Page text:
This problem is a generalization of this simple fact that if then for some :
Let be any vectors in Show that for some
Suggestion:
Spoiler:
Thanks for this nice problem!
By induction over :
- obvious if ( : the 0-dimensional vector space)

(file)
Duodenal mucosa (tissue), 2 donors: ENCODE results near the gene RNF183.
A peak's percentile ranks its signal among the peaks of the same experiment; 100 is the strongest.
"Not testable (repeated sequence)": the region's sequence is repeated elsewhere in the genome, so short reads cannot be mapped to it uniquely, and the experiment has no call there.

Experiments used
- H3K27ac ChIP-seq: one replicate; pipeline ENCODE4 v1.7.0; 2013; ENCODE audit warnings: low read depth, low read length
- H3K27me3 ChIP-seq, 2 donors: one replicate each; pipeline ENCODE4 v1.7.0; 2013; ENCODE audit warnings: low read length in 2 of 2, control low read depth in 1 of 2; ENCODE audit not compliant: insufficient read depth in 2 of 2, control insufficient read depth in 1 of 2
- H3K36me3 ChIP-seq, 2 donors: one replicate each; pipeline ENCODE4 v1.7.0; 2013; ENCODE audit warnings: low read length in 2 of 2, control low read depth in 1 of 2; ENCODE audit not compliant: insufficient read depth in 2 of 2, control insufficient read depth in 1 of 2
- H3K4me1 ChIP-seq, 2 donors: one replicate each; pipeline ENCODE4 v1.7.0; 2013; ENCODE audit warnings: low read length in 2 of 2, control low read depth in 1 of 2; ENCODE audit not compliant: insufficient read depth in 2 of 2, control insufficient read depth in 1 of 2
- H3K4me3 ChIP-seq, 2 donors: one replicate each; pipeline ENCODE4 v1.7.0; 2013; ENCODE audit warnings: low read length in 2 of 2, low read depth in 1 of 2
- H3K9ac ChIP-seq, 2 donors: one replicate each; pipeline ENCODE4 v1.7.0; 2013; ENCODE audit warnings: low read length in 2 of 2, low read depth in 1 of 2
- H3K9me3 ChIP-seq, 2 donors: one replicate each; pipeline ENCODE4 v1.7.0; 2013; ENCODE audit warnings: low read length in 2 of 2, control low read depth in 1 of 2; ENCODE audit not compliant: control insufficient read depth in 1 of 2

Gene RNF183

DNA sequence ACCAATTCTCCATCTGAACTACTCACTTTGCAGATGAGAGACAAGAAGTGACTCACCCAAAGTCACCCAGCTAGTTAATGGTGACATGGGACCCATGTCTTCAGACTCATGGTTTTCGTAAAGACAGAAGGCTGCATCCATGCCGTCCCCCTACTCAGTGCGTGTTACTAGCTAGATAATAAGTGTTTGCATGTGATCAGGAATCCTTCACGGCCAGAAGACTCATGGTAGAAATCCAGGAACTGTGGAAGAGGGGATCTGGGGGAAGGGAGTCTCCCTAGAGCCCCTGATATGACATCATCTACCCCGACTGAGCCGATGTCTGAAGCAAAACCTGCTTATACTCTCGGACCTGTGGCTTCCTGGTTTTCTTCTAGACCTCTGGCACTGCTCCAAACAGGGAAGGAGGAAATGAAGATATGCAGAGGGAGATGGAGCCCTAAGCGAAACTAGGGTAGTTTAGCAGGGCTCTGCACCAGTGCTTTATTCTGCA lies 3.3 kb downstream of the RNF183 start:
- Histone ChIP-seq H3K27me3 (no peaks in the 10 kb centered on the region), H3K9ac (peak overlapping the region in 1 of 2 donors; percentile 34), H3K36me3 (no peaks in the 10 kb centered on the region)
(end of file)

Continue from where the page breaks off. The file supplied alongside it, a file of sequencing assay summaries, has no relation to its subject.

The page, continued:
- take and assume this is true for : among any -uplet of vectors in (or in any -dimensional Euclidean vector space, equivalently), there are (at least) two vectors that have nonnegative dot product. Let . If any vector is zero, the result is obvious, so we may assume . Denote by the projection on the -dimensional subspace . By induction, there are such that . Then, consider . I claim that one of , or is nonnegative. Indeed, if and , then (because for any vector , ).